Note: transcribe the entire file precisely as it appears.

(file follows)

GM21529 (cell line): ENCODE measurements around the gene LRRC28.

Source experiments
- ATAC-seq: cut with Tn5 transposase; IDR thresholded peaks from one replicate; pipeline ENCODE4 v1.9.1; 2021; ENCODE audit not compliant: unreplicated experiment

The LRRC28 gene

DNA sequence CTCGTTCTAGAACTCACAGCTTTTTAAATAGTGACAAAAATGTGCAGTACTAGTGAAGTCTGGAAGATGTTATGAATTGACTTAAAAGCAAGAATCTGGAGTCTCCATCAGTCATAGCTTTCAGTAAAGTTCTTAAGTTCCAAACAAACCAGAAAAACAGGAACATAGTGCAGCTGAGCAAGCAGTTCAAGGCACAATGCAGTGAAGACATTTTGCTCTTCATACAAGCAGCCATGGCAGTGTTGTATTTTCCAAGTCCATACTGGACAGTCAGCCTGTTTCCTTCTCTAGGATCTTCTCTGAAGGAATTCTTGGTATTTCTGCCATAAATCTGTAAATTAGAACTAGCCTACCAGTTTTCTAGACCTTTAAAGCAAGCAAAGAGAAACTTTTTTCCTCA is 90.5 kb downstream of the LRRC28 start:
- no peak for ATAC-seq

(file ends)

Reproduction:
GM21529 (cell line): ENCODE measurements around the gene LRRC28.

Source experiments
- ATAC-seq: cut with Tn5 transposase; IDR thresholded peaks from one replicate; pipeline ENCODE4 v1.9.1; 2021; ENCODE audit not compliant: unreplicated experiment

The LRRC28 gene

DNA sequence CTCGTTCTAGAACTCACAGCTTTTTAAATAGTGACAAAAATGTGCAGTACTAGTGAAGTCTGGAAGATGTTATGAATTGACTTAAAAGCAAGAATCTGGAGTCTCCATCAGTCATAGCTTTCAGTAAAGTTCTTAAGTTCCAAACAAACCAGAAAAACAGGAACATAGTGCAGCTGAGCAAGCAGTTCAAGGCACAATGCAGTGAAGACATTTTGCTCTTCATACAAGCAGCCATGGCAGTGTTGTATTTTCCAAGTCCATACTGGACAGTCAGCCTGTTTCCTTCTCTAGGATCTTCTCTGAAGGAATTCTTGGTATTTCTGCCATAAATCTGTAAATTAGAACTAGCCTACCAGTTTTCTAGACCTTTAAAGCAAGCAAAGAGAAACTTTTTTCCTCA is 90.5 kb downstream of the LRRC28 start:
- no peak for ATAC-seq